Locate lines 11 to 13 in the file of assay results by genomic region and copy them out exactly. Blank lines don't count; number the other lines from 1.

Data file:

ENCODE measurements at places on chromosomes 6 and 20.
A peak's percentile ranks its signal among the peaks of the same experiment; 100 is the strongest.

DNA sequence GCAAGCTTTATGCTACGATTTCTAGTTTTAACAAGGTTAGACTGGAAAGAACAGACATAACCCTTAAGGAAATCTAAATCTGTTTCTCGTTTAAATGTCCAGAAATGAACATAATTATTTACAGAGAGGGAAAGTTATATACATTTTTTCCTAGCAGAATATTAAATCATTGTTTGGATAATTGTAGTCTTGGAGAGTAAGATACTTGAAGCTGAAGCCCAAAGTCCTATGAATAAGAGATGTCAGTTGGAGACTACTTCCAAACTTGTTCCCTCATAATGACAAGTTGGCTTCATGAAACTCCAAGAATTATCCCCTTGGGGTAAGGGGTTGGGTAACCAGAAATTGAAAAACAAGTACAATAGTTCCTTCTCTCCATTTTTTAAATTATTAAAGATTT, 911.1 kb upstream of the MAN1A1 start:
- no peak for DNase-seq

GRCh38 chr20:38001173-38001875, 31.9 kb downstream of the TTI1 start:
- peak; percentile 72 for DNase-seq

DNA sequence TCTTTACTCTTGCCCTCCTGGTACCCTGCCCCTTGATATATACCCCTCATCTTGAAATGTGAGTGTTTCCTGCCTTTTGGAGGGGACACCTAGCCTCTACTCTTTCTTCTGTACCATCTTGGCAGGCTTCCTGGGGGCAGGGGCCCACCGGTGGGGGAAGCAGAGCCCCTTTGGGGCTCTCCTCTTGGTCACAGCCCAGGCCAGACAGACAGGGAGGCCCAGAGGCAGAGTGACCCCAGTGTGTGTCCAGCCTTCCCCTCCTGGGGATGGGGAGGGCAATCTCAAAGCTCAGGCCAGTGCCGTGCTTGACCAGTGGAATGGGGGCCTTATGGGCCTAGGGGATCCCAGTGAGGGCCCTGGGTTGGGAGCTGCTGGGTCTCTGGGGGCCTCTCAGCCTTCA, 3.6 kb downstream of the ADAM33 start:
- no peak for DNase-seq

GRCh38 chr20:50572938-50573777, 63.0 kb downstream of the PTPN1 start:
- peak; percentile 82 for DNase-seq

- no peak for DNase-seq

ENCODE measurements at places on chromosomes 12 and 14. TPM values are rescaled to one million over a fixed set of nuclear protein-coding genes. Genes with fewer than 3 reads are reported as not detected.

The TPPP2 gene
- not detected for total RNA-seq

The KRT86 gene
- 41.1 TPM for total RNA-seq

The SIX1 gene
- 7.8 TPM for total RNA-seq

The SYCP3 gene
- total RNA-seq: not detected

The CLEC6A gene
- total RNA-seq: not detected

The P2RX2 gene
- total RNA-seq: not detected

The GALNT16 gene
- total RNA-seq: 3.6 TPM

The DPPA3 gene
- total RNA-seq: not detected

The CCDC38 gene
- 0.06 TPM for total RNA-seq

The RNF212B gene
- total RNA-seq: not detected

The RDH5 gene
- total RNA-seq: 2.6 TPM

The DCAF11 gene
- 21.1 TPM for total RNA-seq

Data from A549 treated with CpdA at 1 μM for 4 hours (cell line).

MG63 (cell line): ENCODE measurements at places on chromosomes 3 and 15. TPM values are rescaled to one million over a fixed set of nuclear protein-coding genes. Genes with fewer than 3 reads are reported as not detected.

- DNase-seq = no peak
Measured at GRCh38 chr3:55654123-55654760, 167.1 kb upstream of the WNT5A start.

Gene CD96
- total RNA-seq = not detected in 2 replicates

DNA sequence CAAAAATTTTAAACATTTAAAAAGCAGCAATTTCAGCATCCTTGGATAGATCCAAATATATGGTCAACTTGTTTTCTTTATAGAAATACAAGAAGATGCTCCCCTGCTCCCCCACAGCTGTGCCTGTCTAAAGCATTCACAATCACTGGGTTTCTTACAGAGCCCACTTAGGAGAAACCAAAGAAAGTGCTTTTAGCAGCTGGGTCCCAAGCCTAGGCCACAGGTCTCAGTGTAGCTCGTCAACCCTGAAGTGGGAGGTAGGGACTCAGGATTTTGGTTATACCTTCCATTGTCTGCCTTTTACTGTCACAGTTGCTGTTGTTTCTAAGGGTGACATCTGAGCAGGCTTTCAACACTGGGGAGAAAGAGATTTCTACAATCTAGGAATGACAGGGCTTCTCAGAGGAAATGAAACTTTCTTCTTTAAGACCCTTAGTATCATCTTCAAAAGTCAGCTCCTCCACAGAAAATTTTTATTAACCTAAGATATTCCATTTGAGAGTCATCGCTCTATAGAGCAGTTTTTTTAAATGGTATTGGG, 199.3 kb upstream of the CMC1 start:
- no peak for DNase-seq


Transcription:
- no peak for DNase-seq

ENCODE measurements at places on chromosomes 12 and 14. TPM values are rescaled to one million over a fixed set of nuclear protein-coding genes. Genes with fewer than 3 reads are reported as not detected.

The TPPP2 gene